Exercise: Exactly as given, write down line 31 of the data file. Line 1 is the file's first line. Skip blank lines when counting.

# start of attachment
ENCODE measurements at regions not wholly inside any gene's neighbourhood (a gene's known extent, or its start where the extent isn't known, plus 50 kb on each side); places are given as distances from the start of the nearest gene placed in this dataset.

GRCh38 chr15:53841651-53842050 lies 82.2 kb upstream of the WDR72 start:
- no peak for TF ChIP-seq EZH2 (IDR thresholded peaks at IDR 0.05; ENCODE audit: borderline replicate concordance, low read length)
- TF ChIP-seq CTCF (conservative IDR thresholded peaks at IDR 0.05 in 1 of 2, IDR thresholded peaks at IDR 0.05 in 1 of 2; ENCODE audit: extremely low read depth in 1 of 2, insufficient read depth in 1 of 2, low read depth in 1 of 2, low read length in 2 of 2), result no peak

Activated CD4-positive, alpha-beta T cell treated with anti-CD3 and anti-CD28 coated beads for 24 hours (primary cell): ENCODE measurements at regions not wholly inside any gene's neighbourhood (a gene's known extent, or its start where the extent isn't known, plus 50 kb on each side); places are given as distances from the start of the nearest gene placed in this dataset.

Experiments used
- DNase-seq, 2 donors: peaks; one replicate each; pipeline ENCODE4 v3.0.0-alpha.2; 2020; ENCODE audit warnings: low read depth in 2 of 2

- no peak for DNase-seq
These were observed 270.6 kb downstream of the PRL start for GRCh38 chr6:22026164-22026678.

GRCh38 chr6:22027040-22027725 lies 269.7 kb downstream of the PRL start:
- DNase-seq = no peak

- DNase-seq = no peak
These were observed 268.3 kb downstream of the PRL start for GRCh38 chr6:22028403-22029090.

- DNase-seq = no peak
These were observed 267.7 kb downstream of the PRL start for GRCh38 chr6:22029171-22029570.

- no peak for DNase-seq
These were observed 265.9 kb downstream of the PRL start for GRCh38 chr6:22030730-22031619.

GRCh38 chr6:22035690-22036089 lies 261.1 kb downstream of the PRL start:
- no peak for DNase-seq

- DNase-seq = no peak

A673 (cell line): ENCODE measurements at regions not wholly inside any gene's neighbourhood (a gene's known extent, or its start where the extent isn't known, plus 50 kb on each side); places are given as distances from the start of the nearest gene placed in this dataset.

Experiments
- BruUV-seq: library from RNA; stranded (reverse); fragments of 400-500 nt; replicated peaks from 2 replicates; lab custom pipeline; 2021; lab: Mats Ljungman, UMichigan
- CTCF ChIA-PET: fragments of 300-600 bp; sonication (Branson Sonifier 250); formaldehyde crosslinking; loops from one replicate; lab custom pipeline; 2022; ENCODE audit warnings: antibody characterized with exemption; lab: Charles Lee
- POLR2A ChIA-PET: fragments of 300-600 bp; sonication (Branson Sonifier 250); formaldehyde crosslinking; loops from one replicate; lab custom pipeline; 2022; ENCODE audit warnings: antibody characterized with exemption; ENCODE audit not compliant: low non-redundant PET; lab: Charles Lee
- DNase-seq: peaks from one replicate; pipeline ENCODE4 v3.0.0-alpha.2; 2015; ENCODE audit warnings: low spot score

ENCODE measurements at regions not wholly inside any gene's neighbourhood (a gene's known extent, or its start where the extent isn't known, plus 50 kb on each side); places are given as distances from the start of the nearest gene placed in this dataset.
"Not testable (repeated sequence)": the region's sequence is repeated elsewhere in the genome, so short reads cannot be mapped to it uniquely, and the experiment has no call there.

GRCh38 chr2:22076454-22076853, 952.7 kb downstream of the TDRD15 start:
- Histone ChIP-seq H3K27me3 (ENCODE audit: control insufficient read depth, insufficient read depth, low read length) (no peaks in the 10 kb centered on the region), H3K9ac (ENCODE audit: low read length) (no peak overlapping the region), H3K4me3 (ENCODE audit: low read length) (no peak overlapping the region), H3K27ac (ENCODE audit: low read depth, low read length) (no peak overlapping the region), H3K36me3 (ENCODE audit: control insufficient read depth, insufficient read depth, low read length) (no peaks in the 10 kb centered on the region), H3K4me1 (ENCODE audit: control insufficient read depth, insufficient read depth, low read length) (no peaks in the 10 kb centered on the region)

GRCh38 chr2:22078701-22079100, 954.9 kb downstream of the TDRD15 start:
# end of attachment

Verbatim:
GRCh38 chr2:22078701-22079100, 954.9 kb downstream of the TDRD15 start: